So give me a home with a fireplace again then I can burn all the waste that my council won't recycle.. Am sick of trying to save energy when office blocks, hotels and businesses all over the country leave lights blazing all night long. Why should I, a pensioner, be made to pay for their waste? Renationalise all fuel companies for a start and have more transparency in profits.

  • rate this
    -1

    Comment number 19.

    Yes: going 'green' will cost, but what is the cost of having low lying coastal areas flooded ?

  • rate this
    +37

    Comment number 18.

    With the advancement in modern day technology ..... I always thought that Enerygy costs should have gone down instead of going up.

    No wonder "public does not trust energy firms or government".

  • rate this
    -8

    Comment number 17.

    Existing oil extraction has peaked, oil fracking is hideously expensive, gas fracking will never deliver enough to replace oil and, although there is plenty of accessible coal, burning it cleanly will be costly. One does not need the brains of Einstein to work out that power costs will rise rapidly and that the magic of 'growth' is a thing of the past!

  • rate this
    +4

    Comment number 16.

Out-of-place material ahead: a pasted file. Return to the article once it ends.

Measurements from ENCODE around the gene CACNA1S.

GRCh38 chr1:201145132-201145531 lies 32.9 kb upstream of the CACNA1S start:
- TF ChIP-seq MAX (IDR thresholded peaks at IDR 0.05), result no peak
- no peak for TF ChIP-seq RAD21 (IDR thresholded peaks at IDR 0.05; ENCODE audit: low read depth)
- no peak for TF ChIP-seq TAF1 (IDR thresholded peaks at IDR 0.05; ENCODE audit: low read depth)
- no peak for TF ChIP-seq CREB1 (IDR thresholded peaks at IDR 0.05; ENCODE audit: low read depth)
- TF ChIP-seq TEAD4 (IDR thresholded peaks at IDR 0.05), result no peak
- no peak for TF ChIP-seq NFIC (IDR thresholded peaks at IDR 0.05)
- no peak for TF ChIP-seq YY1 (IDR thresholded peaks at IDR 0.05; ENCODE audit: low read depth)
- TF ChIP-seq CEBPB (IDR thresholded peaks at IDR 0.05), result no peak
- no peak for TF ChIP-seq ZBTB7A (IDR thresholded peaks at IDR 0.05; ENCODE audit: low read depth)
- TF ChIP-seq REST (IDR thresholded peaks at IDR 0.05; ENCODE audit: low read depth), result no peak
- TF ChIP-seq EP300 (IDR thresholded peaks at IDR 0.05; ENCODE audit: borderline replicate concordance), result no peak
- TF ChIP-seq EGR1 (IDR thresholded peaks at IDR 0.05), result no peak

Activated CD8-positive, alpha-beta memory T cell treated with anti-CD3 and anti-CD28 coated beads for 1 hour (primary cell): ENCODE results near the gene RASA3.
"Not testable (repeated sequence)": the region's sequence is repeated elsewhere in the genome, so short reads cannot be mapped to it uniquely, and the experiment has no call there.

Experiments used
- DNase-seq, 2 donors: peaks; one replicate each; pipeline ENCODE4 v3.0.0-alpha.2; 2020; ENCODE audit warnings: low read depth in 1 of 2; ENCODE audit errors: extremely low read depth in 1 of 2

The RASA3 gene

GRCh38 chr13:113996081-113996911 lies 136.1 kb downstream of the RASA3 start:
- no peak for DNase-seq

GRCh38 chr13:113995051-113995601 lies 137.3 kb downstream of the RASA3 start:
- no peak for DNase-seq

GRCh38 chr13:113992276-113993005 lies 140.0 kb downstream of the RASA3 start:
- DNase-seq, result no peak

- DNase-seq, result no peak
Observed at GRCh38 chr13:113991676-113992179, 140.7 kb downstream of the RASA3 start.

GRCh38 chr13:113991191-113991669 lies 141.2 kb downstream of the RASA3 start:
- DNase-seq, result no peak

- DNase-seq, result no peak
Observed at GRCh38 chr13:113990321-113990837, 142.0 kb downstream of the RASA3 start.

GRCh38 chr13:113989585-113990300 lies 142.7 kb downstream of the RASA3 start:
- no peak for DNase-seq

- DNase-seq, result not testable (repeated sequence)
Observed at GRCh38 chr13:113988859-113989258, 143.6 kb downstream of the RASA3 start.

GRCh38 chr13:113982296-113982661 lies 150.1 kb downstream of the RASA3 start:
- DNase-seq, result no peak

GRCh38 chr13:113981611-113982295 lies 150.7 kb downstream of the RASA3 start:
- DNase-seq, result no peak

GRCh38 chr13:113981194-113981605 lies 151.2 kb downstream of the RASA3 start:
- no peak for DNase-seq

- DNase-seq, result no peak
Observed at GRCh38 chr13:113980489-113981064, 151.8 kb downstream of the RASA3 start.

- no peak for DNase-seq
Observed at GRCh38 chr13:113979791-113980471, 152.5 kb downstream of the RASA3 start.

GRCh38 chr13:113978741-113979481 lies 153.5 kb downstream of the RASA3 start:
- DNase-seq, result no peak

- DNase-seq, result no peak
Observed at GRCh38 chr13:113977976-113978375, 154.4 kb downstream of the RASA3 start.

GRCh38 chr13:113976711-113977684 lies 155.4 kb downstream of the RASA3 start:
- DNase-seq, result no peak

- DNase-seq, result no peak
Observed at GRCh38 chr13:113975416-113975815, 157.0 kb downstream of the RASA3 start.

Predicting energy price rises is on a par with predicting that the sun will rise in the morning and set in the evening!

  • rate this
    +5

    Comment number 15.

    Energy bills are going up - well, there's a surprise!!

  • rate this
    +1

    Comment number 14.

    Shameful shameful! people cant even afford to put food on the table! food banks popping up faster then a virus and they think its a good idea putting energy bills up!? its mind boggling and shows just how out of touch these people are!!!!! I wonder if people realise we are one of the highest energy bills in the EU if not the highest?!

  • rate this
    +3

    Comment number 13.

    Cost of energy may well rise but not by as much as the energy companies' profits!

  • rate this
    +3

    Comment number 12.

    Energy bills must go up, anyone who argues against this misses the essential point:

    Ordinary families must be squeezed for every penny, otherwise the directors won't be able to justify their bonuses.

  • rate this
    +3

    Comment number 11.

    Energy bills in the UK will rise a lot faster than the rest of the EU regardless of supply. Simply because we have sold off our energy companies to the EU and they will now make us pay dearly for that mistake (Look at Scottish Power).